Steaphan Paton and Megan Cope chart the geology of Victoria in Transcendence. Source: SMH Photo: Joe Armao.
Andrew Stephens, Koorie installation transcends time and place, The Sydney Morning Herald, 5 February 2016
We might call it Victoria today, but just before Europeans arrived, this triangular chunk of land was a place with many names for the Kulin nation people, who lived here in five main groupings, using many languages.
After colonisation, the white newcomers were astonished – even disbelieving – when they found out about oral histories that told of how ancestors of the Kulin people had witnessed volcanic eruptions on this land. It took a long time – and corroboration from geologists and archaeologists – for them to take those oral histories seriously.
Geological time might seem vast and awe-inspiring, but so too are Indigenous histories.
The most recent volcanic activity in Victoria is believed to have been about 5000 years ago, the last rumbling in volcanic upheavals that had been shaping the local lands for about 5 million years. The evidence remains in craters, strewn boulders, crater lakes and lava flows, especially throughout western Victoria – but it is the oral histories about that time that can be even more impressive.
One story told by the Dja Dja Wurrung people relates how two volcanoes, Tarrengower (big, heavy but wise) and Lalgambook (young, loud and cheeky) got into a biff. The older one began to grumble and build up anger when challenged by the younger, but – being wiser – he then chose to ignore cheeky Tarrengower (an extinct volcano near Maldon).
Thus treated, the younger mountain put on a threatening display – smoke, ash, brimstone. Rocks were thrown, things boiled over and Lalgambook (otherwise known as Mount Franklin) blew his fiery core all over the place while the more restrained Tarrengower continued to just grumble.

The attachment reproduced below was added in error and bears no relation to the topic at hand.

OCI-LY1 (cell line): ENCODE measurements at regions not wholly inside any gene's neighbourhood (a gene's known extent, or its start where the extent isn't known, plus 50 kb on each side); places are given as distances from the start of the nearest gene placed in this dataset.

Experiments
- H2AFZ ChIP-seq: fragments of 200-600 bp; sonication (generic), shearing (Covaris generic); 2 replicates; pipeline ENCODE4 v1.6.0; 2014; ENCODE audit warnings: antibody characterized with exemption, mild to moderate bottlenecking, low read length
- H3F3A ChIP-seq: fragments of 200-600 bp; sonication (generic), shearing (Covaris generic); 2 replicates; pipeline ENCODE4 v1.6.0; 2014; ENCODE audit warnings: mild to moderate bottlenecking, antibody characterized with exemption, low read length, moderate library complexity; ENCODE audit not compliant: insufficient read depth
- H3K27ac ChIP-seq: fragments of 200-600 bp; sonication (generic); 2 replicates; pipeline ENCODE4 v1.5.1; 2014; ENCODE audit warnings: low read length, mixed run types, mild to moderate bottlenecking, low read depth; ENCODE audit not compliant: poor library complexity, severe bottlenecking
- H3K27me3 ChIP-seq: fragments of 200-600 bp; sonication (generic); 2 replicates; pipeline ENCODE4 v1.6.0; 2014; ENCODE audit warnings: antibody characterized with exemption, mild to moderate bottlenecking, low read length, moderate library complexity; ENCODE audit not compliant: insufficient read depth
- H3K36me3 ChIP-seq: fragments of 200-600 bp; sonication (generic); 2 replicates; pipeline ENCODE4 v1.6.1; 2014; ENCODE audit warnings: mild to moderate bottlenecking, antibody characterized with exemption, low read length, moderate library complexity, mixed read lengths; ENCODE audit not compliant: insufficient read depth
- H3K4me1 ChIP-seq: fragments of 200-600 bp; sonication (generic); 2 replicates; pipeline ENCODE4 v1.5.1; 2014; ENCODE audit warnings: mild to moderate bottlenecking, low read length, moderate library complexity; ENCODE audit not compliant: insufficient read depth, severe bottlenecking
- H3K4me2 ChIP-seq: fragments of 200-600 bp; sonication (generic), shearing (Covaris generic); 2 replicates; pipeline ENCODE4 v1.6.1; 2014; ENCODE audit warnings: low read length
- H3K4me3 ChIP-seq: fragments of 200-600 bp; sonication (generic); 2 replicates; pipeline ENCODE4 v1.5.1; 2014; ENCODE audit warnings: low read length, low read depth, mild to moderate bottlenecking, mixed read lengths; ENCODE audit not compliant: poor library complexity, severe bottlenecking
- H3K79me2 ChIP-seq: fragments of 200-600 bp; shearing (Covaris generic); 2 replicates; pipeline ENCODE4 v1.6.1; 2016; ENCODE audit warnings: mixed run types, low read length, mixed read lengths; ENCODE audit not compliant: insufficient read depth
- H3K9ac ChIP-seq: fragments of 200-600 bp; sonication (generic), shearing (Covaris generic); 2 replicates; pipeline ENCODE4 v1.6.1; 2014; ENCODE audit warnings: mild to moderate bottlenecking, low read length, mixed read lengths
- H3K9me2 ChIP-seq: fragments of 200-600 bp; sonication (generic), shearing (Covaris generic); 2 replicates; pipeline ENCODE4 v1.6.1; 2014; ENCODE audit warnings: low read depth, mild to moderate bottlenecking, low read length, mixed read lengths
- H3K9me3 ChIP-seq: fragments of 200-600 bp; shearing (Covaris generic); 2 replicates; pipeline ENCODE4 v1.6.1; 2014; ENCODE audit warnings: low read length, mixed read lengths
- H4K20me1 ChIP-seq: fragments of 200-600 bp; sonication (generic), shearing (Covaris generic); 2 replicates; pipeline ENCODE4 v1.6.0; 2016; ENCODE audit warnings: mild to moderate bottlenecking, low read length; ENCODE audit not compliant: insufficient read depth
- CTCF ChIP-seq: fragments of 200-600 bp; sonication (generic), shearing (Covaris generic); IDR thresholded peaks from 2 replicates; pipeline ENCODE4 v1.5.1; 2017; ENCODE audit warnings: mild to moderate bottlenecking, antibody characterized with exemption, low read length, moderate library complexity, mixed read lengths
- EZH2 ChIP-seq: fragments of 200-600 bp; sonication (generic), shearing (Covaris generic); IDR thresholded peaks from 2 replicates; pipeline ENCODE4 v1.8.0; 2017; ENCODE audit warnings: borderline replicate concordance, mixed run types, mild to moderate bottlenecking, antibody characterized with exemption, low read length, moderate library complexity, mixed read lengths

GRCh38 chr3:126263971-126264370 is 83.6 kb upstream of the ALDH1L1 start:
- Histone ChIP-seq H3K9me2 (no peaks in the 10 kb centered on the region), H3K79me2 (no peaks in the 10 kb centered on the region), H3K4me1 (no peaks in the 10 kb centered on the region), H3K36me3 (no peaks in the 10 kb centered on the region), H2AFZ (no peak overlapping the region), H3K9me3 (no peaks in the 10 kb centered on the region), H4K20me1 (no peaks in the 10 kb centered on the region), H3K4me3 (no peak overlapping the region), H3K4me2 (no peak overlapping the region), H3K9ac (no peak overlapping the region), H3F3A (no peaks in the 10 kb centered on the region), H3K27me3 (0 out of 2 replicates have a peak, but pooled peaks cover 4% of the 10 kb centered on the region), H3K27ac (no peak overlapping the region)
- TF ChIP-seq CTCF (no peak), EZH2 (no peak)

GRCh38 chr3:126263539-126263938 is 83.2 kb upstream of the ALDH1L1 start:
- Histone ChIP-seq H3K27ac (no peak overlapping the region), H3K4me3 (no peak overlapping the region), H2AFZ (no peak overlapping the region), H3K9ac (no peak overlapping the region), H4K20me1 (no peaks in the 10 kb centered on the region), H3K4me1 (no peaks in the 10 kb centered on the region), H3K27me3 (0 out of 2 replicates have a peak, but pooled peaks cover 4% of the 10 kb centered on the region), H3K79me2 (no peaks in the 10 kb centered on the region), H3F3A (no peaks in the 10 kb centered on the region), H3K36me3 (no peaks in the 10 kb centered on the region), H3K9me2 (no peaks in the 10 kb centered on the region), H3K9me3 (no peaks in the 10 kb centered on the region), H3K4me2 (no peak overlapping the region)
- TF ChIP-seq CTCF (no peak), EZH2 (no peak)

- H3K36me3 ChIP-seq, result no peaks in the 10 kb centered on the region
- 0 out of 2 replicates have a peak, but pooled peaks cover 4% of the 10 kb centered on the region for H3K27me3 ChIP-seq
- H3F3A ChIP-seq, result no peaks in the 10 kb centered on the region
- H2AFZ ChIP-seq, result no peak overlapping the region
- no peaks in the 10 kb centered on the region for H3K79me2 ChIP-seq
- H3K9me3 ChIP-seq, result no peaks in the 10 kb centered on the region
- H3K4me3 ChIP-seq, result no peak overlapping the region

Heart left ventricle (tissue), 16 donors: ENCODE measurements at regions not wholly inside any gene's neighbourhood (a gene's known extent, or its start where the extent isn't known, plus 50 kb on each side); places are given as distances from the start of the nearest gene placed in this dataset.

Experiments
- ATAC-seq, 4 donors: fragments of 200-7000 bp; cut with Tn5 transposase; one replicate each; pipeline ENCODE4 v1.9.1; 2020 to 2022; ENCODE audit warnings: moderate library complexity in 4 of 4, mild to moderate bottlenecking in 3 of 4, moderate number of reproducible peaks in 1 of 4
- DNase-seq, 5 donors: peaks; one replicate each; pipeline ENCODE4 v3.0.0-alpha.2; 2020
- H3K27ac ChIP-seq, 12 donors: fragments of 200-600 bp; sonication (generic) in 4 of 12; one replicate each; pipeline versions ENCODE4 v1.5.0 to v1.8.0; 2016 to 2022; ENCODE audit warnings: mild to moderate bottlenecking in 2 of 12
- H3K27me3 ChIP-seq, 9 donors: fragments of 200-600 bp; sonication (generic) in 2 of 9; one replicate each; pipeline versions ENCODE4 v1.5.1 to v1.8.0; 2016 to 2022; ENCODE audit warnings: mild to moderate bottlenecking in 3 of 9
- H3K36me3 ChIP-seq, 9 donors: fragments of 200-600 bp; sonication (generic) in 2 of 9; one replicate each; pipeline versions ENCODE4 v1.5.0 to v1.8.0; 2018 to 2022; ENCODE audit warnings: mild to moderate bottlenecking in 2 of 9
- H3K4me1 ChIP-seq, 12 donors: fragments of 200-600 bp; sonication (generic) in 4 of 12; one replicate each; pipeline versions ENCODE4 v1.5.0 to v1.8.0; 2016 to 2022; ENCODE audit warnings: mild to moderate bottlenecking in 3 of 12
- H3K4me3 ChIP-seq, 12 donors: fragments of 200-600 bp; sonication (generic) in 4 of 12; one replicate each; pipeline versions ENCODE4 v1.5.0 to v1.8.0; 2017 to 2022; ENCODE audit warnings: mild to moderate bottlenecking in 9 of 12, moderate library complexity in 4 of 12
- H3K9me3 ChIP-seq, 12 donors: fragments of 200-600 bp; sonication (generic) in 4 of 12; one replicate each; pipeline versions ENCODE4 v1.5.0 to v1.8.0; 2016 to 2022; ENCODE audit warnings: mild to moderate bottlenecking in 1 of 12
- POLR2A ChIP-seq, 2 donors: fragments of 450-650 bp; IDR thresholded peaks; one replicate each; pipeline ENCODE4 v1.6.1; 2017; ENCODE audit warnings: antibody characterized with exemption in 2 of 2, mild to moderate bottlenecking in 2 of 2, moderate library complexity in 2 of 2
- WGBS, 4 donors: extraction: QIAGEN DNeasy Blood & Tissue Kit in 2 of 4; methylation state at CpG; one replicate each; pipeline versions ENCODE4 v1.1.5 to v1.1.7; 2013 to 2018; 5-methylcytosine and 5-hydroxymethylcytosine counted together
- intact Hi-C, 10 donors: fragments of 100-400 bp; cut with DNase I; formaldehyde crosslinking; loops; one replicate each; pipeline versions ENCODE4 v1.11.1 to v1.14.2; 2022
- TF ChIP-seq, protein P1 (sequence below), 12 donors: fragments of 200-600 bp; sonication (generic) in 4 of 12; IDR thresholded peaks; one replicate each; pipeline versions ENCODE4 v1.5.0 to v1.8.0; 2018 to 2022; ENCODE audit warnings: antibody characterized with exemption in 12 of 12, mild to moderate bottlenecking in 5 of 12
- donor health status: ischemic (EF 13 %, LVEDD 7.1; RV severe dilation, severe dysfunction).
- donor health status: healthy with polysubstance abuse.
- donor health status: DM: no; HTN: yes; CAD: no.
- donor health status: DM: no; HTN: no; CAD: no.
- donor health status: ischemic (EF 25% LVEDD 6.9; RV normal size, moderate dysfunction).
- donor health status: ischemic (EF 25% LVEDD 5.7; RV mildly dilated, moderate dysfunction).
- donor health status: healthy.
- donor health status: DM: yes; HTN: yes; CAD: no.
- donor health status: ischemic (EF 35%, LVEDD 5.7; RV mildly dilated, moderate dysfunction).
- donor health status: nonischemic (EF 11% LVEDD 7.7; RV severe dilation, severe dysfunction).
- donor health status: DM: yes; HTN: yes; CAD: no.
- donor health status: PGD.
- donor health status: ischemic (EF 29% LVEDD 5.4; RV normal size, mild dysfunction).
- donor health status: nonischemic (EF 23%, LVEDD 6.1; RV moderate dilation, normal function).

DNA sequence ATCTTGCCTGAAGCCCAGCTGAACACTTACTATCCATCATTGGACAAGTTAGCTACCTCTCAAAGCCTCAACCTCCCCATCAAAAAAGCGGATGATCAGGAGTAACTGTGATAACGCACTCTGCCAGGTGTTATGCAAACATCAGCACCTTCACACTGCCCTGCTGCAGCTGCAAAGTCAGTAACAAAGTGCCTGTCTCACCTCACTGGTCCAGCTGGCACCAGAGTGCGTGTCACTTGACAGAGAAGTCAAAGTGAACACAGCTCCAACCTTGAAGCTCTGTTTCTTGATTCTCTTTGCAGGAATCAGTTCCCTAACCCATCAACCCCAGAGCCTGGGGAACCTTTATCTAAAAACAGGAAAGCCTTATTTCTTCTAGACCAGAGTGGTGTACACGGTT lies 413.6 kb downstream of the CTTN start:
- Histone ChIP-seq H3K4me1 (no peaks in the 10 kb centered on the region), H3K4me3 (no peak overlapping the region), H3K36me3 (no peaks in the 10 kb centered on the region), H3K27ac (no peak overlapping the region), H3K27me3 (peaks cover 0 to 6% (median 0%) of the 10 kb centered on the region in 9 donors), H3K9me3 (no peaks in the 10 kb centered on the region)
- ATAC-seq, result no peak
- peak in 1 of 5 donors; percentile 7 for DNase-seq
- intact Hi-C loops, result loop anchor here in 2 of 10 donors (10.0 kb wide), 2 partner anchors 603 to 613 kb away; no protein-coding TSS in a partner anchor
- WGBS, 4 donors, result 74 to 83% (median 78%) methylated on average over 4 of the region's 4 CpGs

According to Dja Dja Wurrung man Justice Nelson, telling this history in Nyernila: Aboriginal Creation Stories of Victoria, all the rocks thrown by Lalgambook at Tarrengower can still be seen today. They form the Guildford Plateau, where the Jaara people would perform ceremonies on the Bora grounds also known as Yapene.
It’s a great, ancient story that makes 200 years of white history seem starkly lacking in mythic power. It is also grounded in scientific fact.
Other such stories about Victoria’s volcanic past can be found across the state, told by various clans and language groups, so when artists Steaphan Paton and Megan Cope began working on a new project for Museum Victoria, they were determined to make it appeal to a broad cross-section of Indigenous and non-Indigenous people.
Called Transcendence, their installation imagines the Birrarung (Yarra) catchment from mouth to source, from salt to fresh waters. And in the space between land and sky, there is another dimension that Paton and Cope like to inhabit: there, we can be from anywhere, any culture, and still find an environment rich with spirit and references to this land’s ancient geological and mythic past.
About two years ago, the artists were asked to create the museum installation for the Koorie Artwork Commission, near the main entrance and close to the interior entry to the Bunjilaka Aboriginal Cultural Centre. Paton and Cope, who had collaborated before, began to trace threads through their own personal cultural heritage but also through a more collective experience.